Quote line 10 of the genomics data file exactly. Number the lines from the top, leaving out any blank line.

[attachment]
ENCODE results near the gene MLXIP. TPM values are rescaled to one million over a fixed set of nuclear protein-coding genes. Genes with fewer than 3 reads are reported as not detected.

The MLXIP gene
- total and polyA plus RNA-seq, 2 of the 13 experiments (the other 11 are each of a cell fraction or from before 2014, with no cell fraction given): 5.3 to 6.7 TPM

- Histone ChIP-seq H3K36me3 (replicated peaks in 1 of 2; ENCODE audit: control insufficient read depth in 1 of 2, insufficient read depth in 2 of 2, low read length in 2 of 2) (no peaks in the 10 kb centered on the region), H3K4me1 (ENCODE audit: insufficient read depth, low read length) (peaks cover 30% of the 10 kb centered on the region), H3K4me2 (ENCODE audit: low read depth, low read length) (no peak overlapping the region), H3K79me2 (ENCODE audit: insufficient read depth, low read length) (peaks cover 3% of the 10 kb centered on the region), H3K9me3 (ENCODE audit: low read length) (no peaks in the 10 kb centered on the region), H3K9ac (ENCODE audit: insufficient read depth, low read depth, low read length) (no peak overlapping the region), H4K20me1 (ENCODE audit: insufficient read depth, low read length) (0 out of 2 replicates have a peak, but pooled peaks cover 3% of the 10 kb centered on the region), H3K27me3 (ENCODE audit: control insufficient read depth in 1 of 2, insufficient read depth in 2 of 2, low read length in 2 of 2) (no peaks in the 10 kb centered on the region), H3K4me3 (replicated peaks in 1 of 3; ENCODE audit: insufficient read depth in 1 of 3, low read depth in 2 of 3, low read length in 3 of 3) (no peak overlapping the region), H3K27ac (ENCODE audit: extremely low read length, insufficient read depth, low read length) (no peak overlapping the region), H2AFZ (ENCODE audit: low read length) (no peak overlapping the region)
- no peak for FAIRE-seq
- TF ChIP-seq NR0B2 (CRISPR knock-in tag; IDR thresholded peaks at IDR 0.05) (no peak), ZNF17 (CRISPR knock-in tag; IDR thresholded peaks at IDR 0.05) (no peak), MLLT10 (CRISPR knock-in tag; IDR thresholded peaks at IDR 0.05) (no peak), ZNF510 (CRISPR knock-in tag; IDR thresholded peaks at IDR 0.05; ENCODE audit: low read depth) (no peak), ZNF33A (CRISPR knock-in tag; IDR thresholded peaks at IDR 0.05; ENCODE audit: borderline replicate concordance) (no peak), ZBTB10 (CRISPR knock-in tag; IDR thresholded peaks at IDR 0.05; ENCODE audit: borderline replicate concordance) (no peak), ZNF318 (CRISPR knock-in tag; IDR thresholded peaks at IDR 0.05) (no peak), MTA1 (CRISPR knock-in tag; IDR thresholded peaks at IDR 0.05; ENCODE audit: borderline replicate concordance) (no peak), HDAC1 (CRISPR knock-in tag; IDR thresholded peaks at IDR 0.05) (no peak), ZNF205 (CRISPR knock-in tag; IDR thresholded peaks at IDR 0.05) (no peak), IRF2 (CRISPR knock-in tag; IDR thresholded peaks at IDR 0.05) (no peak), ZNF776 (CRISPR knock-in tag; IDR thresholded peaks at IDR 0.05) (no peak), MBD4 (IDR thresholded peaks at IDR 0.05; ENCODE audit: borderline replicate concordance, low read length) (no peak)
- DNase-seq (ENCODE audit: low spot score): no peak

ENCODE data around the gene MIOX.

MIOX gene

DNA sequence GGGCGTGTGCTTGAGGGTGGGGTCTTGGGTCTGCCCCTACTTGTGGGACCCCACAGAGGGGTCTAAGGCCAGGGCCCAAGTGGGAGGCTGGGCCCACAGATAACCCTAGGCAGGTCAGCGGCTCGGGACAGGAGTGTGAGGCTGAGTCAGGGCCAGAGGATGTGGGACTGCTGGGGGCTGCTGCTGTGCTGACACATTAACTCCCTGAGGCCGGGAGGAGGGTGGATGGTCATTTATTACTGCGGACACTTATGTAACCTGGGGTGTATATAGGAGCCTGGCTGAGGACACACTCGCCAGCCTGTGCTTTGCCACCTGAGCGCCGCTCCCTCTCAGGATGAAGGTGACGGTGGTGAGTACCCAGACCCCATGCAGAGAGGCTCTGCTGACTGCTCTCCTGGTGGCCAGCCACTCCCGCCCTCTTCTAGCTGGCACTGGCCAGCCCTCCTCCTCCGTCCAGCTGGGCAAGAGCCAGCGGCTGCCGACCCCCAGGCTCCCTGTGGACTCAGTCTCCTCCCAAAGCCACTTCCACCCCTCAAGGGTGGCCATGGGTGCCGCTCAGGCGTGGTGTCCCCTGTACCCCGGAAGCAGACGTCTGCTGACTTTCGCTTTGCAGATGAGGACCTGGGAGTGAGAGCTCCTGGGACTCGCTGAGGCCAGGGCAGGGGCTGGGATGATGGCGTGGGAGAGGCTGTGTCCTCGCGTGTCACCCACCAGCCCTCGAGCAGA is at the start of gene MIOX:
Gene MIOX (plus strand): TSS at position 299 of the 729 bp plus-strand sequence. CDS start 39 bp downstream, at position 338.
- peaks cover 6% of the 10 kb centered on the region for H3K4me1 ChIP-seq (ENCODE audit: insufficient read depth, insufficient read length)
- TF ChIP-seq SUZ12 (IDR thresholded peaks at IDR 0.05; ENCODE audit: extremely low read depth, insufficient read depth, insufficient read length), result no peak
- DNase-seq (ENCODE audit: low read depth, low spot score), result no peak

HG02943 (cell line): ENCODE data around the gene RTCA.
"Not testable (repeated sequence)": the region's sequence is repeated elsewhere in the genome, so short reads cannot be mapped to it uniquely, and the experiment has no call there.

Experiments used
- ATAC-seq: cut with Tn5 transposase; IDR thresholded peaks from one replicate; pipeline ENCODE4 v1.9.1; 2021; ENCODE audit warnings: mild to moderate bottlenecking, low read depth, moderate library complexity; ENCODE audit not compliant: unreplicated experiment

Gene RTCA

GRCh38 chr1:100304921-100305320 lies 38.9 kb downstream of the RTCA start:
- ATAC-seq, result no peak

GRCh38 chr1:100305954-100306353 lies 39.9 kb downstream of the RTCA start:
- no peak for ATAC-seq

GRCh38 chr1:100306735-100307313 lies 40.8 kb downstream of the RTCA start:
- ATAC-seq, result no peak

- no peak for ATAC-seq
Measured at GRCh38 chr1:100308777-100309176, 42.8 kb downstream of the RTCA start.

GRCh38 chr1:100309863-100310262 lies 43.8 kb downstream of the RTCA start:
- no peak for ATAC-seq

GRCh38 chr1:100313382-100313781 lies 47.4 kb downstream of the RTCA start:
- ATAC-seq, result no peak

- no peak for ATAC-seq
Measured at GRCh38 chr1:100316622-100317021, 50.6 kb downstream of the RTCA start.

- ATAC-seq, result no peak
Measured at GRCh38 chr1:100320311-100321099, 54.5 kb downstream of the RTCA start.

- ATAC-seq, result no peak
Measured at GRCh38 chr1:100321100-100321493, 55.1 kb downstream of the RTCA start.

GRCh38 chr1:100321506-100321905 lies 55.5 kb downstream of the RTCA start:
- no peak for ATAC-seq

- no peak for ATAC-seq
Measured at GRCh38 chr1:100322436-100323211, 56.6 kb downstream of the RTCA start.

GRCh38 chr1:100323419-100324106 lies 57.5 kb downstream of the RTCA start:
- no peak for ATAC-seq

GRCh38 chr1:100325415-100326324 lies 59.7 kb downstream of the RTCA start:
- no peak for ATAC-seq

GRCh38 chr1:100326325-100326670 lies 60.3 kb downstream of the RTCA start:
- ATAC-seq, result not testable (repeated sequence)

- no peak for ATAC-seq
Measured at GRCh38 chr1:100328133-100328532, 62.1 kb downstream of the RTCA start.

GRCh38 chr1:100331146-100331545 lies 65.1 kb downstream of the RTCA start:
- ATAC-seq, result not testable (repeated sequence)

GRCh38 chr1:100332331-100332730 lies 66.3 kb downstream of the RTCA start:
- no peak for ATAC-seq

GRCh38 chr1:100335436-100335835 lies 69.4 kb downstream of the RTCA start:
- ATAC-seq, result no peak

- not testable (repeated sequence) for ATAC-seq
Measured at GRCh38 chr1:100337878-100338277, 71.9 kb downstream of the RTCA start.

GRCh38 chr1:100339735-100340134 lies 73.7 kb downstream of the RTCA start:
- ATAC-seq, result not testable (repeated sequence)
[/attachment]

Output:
DNA sequence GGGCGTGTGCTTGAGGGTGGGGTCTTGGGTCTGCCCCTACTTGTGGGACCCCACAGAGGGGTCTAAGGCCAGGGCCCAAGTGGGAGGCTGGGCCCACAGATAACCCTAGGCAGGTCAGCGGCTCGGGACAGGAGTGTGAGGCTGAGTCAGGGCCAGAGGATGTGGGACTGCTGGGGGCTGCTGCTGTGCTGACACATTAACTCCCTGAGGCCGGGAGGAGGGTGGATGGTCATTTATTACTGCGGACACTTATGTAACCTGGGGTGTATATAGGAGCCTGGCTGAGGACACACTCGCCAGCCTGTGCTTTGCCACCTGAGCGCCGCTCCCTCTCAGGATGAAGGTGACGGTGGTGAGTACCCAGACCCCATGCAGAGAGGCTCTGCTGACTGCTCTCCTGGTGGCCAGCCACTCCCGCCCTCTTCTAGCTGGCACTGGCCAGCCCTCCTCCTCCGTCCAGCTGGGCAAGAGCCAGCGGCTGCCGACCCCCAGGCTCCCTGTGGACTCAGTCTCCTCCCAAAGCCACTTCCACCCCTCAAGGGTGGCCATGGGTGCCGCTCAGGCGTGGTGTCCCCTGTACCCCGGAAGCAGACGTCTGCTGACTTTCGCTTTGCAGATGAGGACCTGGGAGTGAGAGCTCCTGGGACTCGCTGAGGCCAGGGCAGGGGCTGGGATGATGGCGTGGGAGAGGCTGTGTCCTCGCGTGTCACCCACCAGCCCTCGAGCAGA is at the start of gene MIOX: